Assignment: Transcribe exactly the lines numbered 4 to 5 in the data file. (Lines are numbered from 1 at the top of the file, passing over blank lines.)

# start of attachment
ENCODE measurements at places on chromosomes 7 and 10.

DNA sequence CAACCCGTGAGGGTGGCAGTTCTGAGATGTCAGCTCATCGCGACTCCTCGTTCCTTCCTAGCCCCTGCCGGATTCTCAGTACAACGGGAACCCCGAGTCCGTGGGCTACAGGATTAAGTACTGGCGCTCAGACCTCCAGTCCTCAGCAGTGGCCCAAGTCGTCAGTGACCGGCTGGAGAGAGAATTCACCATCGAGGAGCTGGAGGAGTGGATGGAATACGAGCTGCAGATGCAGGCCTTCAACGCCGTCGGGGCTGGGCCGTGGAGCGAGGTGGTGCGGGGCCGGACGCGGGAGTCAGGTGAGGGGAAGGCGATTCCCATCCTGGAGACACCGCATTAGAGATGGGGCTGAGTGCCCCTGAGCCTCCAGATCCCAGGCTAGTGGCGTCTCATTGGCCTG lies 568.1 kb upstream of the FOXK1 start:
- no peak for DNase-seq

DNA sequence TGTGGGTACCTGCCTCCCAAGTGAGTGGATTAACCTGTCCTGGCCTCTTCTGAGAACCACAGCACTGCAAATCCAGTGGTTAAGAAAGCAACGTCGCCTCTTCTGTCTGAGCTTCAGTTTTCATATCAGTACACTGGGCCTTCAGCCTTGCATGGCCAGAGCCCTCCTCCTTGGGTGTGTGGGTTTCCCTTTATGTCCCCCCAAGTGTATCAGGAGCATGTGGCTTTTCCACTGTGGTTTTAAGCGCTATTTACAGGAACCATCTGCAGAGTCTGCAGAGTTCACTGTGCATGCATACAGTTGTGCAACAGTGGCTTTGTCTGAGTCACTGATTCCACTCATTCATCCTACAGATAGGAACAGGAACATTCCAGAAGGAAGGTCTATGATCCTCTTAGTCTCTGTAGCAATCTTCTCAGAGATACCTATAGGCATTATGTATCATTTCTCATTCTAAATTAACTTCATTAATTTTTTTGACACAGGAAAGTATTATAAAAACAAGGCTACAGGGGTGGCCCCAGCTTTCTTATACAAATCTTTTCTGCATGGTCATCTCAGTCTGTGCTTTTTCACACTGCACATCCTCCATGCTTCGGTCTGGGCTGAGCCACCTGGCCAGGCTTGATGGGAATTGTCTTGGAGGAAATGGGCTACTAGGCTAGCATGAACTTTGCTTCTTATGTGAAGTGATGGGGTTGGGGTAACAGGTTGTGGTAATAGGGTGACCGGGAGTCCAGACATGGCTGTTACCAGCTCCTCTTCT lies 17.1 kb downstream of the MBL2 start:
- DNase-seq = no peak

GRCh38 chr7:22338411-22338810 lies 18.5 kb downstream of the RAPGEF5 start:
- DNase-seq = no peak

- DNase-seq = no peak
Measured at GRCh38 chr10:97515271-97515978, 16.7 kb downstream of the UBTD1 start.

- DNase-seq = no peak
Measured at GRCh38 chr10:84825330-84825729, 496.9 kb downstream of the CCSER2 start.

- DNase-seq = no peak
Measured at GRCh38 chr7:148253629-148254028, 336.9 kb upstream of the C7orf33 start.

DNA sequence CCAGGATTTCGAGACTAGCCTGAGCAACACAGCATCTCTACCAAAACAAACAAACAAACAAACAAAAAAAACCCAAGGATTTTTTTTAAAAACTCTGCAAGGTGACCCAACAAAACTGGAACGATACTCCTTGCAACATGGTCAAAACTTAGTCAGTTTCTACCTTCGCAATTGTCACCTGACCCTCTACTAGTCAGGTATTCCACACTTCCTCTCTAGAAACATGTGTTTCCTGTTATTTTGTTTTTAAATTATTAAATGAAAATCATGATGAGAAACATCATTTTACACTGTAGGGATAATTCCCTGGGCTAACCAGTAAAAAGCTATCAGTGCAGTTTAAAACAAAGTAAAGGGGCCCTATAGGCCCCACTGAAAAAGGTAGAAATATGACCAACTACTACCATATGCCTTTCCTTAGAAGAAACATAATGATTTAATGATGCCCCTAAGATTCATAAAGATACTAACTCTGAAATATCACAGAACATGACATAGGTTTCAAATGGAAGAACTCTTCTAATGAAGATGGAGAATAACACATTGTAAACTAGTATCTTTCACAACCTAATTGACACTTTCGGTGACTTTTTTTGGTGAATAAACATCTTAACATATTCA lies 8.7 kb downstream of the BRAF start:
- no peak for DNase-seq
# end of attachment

DNA sequence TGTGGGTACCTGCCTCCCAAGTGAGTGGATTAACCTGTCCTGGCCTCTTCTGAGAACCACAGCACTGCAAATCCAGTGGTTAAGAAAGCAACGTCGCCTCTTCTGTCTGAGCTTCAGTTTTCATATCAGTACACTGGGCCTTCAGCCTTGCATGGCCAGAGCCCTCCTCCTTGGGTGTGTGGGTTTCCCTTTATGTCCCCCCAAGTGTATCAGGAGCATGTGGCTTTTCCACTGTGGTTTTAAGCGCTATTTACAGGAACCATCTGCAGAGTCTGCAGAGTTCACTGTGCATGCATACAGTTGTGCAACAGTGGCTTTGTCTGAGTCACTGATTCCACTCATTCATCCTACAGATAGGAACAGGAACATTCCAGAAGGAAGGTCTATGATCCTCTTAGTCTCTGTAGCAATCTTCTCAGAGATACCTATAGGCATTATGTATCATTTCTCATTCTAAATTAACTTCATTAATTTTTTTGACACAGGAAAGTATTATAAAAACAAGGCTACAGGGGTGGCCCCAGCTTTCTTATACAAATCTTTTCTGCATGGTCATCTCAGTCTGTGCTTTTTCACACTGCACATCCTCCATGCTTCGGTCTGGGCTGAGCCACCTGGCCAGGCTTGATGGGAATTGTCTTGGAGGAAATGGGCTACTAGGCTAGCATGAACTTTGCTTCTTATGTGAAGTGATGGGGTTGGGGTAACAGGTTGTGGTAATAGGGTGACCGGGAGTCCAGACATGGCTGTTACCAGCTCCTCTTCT lies 17.1 kb downstream of the MBL2 start:
- DNase-seq = no peak